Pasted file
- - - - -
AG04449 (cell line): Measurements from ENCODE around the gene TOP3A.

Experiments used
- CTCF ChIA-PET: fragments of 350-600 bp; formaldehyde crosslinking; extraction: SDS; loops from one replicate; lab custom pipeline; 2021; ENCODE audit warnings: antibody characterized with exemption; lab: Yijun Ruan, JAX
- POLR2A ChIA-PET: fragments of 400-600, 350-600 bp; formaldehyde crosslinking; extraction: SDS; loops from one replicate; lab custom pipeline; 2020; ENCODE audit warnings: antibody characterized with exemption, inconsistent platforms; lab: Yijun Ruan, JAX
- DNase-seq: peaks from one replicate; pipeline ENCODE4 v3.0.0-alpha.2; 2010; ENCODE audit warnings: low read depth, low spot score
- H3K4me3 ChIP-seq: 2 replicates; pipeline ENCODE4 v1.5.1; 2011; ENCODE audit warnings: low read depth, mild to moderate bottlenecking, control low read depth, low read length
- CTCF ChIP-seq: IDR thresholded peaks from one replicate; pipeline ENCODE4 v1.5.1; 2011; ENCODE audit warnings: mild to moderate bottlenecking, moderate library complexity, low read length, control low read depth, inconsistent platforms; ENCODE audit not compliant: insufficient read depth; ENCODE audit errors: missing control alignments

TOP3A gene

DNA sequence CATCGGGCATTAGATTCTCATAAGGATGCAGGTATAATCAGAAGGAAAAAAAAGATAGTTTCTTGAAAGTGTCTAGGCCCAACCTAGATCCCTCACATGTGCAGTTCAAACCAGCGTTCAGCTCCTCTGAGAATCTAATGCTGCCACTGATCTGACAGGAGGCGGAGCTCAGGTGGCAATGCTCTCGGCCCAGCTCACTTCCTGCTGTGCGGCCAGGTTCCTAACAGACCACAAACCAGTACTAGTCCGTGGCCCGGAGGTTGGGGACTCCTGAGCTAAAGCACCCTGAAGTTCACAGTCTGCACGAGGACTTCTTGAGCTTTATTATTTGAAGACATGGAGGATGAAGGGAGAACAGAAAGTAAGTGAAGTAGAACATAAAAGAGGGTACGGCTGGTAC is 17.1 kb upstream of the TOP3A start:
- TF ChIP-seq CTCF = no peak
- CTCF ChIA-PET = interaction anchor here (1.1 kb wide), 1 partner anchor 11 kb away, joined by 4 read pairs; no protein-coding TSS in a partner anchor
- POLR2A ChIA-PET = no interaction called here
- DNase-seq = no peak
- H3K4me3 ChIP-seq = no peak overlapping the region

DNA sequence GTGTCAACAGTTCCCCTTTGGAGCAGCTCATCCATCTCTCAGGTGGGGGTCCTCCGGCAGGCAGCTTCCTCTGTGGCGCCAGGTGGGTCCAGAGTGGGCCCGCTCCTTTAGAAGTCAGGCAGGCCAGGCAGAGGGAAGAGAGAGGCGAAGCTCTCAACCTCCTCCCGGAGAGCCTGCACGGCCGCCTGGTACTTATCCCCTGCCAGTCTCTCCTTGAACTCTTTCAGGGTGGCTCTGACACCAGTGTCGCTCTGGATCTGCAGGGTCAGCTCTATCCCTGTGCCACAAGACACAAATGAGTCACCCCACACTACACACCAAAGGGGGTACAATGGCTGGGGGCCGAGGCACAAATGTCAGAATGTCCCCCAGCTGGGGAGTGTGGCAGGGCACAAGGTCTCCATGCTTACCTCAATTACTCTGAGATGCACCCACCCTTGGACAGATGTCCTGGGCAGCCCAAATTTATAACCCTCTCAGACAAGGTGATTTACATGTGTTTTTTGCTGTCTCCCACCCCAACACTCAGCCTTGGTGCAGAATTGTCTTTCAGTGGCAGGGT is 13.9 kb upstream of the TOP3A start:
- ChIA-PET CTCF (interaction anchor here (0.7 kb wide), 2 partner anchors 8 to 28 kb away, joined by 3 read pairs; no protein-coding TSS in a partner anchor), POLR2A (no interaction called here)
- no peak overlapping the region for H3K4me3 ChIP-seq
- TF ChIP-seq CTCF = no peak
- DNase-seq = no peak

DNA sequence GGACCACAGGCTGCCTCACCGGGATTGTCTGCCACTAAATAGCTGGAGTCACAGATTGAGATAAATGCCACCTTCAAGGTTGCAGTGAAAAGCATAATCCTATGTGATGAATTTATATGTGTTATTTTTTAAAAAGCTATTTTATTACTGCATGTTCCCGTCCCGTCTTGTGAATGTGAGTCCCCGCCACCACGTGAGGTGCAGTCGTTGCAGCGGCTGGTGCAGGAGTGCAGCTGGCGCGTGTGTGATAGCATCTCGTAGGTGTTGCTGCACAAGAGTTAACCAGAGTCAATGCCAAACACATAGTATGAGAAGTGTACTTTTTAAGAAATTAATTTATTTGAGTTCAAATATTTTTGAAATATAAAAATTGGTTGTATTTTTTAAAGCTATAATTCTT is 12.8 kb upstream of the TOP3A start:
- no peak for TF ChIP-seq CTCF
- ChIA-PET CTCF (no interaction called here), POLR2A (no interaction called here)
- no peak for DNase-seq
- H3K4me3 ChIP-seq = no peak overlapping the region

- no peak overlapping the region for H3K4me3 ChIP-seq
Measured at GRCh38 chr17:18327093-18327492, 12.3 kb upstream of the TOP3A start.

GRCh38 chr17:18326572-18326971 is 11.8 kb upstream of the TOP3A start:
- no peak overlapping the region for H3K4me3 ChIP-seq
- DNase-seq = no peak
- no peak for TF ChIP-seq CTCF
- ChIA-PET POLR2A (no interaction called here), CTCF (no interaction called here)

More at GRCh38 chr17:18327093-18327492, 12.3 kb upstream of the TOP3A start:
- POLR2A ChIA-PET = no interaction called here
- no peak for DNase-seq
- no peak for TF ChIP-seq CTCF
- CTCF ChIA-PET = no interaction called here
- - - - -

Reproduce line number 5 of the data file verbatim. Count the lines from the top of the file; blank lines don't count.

- DNase-seq: peaks from one replicate; pipeline ENCODE4 v3.0.0-alpha.2; 2010; ENCODE audit warnings: low read depth, low spot score